Effects of Baroreceptor Activation Therapy on 24-Hour Ambulatory Blood Pressure (p 701)
The European Society for Hypertension/European Society of Cardiology recommends that in patients with truly therapy–refractory hypertension with clinic blood pressure (BP) values >160 mm Hg systolic or >110 mm Hg diastolic, invasive procedures such as renal denervation and baroreceptor stimulation should be considered (evidence class IIb). Despite the ongoing debate on whether renal denervation is effective in BP reduction, the Symplicity-HTN3 study has clearly shown that ambulatory blood pressure monitoring (ABPM) is an indispensable end point for evaluating the effectiveness of an invasive BP therapy. In the pivotal studies for baroreceptor activation therapy, office BP measured with an automated system averaging 6 brachial cuff measurements at 1-minute intervals was used for end points. This measurement method is more precise compared with sole office measurement, but its informative value is clearly below ABPM. ABPM is relatively immune to regression to the mean, and BP changes seen on ABPM are almost assuredly a treatment effect. ABPM data were available only in the minority of patients of the Device Based Therapy in Hypertension (DEBuT-HT) Trial using the first-generation Rheos device with bilateral electrodes placed on both carotid sinus with a significant BP decrease after 1 (n=15) and 2 years (n=8). The prospective observational study from Wallbach et al is the first demonstrating a significant 24-hour, day-, and night-time BP reduction in ABPM in patients treated with the second-generation baroreceptor activation therapy Barostim neo device using an unilateral electrode placed on 1 carotid sinus. Despite its limitations, this study adds valuable information for treatment of patients with therapy–refractory hypertension.
Cardiac Dysfunction in Recurrent Preeclampsia (p 748)
Women with a previous early preeclampsia showing a peculiar left ventricular geometry and diastolic dysfunction after pregnancy are at increased risk for cardiovascular disease later in life. This study tested the hypothesis that in these women in the nonpregnant state and before a second pregnancy, cardiac dysfunction and hemodynamic and left ventricular structural alterations might be signs to identify patients at risk for recurrent preeclampsia in the second pregnancy.
Patients with recurrent preeclampsia showed signs of left ventricular diastolic dysfunction, a hypertrophied ventricle, and high total vascular resistance, suggesting an underfilled cardiovascular system with pressure overload. Patients with nonrecurrent preeclampsia showed a geometric pattern of the left ventricle (left ventricular mass index and relative wall thickness) similar to those with recurrent preeclampsia, an intermediate pattern of diastolic function (E/E′ ratio) when compared with recurrent preeclamptic patients and controls, and hemodynamic characteristics (total vascular resistance) similar to controls.
In women with previous early preeclampsia, echocardiography performed in-between pregnancies may help in identifying those patient at risk for recurrent preeclampsia through the evidence of an impaired left ventricular diastolic function and specific hemodynamic and left ventricular geometric patterns in the nonpregnant state. If these data are confirmed by larger studies, echocardiography might become part of the counseling of women with previous early preeclampsia planning a second pregnancy, to identify patients at risk for recurrent preeclampsia. The early identification of these women might help in developing new strategies to follow and eventually treat these patients before and during the next pregnancy.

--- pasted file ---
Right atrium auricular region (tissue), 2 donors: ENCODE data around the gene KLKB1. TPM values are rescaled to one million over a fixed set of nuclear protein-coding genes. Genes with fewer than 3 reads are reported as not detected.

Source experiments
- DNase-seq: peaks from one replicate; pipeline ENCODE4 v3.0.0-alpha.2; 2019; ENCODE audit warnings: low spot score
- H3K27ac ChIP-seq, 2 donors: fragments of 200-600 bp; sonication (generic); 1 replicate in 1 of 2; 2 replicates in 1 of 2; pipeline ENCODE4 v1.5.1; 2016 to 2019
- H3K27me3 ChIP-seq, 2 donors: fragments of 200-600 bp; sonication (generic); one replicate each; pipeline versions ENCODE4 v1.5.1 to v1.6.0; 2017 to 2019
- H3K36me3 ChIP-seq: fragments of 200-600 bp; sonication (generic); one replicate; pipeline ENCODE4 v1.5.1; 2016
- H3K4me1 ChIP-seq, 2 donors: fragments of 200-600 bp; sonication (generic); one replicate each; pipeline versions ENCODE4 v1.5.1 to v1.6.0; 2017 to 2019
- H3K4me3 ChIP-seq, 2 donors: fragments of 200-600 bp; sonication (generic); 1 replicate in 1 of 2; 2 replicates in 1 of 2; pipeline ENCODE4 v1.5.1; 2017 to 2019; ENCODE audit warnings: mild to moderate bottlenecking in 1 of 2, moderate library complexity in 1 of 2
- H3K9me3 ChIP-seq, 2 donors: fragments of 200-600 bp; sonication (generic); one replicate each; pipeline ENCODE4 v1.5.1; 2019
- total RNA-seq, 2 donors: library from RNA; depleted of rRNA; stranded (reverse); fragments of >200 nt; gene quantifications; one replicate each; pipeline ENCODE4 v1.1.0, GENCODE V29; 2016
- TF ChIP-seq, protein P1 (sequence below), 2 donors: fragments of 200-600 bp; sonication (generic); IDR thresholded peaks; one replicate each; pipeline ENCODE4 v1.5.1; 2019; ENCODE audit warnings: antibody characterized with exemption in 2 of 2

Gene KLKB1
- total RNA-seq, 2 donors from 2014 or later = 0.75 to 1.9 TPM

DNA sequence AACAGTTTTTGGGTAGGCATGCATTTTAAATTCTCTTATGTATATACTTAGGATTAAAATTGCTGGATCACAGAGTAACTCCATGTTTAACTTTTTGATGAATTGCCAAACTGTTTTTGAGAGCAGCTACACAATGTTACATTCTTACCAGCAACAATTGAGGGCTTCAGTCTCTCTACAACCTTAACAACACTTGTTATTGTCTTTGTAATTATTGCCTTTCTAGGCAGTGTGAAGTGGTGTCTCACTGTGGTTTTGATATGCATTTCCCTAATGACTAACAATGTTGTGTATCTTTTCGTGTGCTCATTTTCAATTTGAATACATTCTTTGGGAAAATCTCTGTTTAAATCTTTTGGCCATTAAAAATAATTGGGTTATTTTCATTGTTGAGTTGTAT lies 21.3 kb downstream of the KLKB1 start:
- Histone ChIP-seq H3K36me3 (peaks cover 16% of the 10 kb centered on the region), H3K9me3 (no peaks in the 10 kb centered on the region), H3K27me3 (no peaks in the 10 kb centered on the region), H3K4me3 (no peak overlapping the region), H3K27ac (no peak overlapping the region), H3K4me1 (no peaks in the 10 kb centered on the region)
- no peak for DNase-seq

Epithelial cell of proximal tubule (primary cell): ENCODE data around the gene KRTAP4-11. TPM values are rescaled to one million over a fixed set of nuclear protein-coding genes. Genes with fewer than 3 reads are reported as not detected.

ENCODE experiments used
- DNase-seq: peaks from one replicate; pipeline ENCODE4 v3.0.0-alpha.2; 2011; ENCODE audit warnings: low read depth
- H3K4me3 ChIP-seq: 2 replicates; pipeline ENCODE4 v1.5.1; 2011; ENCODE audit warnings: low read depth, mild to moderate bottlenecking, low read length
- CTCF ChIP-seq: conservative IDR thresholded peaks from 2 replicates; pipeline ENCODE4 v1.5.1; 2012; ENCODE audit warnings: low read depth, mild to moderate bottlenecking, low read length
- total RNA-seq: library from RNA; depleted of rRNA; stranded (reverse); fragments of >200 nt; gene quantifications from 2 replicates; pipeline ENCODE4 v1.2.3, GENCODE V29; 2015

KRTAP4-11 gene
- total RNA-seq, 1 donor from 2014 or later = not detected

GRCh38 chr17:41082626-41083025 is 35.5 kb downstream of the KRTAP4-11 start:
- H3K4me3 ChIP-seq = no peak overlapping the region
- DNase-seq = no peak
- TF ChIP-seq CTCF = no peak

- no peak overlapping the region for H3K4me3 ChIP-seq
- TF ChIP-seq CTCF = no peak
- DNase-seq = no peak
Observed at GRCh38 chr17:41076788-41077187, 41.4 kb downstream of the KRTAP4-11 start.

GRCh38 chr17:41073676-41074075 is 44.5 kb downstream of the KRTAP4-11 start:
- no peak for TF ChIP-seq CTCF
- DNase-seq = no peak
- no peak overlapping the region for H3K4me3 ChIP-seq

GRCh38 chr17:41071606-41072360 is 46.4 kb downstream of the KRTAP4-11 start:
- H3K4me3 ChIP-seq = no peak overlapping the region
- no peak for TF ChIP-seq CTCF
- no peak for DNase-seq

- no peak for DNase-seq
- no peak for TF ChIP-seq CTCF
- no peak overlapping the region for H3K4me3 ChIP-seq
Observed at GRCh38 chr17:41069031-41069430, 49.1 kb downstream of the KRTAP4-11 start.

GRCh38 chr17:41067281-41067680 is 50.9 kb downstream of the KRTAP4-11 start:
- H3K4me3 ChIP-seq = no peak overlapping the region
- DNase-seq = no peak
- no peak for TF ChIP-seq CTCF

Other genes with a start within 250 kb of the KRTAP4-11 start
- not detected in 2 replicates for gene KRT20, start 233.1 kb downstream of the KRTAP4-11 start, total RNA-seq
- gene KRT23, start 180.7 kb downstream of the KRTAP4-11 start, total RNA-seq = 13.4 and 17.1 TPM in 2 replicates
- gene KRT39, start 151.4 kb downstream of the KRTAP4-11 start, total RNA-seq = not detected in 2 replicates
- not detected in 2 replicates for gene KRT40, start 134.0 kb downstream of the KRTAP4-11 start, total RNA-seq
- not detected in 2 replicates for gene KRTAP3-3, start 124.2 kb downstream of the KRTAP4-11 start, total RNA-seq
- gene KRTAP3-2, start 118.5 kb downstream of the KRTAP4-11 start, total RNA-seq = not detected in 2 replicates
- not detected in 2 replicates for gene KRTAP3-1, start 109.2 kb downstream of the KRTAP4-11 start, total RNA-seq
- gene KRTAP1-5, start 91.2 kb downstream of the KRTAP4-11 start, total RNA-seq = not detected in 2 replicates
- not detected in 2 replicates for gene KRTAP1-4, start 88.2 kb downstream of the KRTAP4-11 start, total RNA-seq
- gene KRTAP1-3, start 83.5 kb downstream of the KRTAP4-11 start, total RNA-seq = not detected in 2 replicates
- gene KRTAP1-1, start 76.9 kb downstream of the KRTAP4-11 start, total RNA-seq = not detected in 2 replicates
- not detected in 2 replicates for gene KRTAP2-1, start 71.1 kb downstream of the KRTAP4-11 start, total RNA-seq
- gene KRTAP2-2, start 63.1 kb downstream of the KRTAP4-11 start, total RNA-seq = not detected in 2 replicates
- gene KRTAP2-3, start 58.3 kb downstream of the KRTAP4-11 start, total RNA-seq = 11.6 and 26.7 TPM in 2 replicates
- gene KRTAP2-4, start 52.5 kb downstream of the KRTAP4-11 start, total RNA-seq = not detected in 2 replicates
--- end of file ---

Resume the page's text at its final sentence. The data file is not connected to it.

Placental Growth Factor Abolishes Placental Ischemia Hypertension (p 740)
Preeclampsia is a disorder of pregnancy characterized by new-onset hypertension during or after the 20th week of gestation accompanied by dysfunction of cardiovascular, cerebral, visual, or renal systems. Although preeclampsia is one of the leading causes of maternal and fetal morbidity and mortality, the only effective treatment is early delivery of the fetus and the ischemic placenta. Therefore, identifying novel therapeutic targets and agents against this maternal disorder is the subject of intensive investigation. The antiangiogenic factor soluble fms-like tyrosine kinase-1 (sFlt-1), which antagonizes and reduces bioavailable vascular endothelial growth factor (VEGF) and placental growth factor (PlGF), is elevated in placental ischemic rats and in women with preeclampsia. Although PlGF and VEGF are both natural ligands for sFlt-1, VEGF also has high affinity to Flk1 (VEGFR2) causing side effects, such as edema. In contrast to VEGF, PlGF is specific for sFlt-1. In this issue of Hypertension, Spradley et al examined the effects of chronic administration of PlGF in a rat model of preeclampsia induced by placental ischemia. Administration of purified recombinant human PlGF abolished hypertension and the reductions in glomerular filtration rate in the placental ischemic model of preeclampsia. There was no effect on maternal weights or fetal health, as assessed by fetal/placental weights and fetal absorption rates in response to placental ischemia. They also showed that PlGF administration in placental ischemic rats dramatically reduced the rise in bioavailable levels of free sFlt-1, postulated to be a major pathogenic mediator of antiangiogenic state in preeclampsia. The finding that rhPlGF abolishes placental ischemia–induced hypertension without major adverse consequences suggests a strong therapeutic potential for this growth factor in preeclampsia.
- © 2016 American Heart Association, Inc.